Everyone is facing the challenge of low returns on traditional assets, says Lim Chow Kiat, GIC’s chief investment officer “A lot of funds have to pivot into private markets.” The change will prove “quite challenging” for many.
Five years on, New York City has consolidated investment meetings for the five plans — down from 54 gatherings per year to six — but it has yet to fully grasp the nettle. “We are the financial capital of the world, and we have a clunker of pension plan,” says Sal Albanese, a former member of the New York City Council.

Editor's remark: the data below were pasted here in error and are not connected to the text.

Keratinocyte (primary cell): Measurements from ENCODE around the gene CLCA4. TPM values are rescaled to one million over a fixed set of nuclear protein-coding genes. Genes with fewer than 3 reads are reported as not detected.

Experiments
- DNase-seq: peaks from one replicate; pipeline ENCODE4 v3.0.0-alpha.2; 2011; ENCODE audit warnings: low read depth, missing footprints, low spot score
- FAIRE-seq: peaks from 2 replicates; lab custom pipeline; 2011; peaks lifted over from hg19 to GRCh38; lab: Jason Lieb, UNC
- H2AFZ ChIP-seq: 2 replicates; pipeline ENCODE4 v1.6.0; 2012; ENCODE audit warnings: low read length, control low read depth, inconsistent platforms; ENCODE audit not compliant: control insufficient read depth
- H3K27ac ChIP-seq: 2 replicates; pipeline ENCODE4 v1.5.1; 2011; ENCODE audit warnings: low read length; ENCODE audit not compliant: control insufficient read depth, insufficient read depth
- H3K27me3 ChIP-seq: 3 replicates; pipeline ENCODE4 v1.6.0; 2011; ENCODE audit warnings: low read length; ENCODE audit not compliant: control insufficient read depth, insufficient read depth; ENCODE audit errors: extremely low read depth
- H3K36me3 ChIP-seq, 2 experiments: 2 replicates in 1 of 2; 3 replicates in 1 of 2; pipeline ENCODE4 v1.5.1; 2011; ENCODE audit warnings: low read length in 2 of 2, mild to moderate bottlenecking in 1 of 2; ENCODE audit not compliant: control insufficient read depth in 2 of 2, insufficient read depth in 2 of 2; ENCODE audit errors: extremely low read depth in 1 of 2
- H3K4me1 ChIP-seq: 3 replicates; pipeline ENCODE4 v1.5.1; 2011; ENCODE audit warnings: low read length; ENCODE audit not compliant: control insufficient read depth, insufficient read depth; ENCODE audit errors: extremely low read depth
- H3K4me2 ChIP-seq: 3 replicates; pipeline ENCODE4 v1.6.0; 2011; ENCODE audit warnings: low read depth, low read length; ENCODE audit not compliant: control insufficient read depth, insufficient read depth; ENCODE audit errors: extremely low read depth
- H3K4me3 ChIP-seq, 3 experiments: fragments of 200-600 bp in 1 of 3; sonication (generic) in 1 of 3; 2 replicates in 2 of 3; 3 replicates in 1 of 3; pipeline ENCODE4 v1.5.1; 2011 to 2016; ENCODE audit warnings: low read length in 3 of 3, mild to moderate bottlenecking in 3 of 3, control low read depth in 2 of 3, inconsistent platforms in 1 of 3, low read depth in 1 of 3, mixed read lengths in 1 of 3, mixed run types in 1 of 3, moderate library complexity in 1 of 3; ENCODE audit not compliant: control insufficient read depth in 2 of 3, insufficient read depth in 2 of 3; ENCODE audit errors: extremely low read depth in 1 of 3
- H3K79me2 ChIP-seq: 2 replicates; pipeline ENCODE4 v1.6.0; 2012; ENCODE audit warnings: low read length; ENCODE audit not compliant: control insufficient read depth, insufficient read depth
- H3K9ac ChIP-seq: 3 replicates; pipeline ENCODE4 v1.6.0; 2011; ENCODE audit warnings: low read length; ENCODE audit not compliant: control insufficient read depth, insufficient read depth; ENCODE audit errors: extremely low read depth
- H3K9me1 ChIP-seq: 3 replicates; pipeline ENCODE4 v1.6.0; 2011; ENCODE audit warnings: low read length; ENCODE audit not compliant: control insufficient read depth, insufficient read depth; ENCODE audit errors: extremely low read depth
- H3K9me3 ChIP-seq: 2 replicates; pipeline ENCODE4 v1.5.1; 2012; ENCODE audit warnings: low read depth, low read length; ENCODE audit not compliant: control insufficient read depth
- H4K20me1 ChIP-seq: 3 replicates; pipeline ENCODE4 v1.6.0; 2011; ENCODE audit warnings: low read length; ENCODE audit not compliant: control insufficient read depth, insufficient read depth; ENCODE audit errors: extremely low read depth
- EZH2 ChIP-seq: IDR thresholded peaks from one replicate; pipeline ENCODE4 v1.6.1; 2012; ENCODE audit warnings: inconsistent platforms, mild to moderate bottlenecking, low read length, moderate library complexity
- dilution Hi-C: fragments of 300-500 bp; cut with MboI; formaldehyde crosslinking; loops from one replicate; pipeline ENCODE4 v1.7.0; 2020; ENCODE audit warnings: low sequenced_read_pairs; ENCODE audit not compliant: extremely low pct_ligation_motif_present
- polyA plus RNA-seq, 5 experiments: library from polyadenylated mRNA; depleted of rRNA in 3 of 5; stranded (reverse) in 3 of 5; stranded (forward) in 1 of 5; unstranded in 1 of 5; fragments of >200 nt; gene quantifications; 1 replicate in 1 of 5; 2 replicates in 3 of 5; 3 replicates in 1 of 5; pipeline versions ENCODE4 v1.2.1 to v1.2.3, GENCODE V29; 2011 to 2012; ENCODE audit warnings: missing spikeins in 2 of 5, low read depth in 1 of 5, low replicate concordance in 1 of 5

More from the FT pensions series:
Podcast: The dark future A dramatic decline in bond yields has added to the pressures of longer lifespans and falling birth rates to create a looming social and political pensions crisis. John Authers and Robin Wigglesworth discuss the looming crisis
Pensions: Low yields, high stress In the first article of a series, the Financial Times examines a creeping social and political crisis
Pensions crunch drives desire for gilts Policies to keep economy growing are adding to schemes’ deficits
Pensions and bonds: the problem explained Bond mathematics and the scale of pension deficits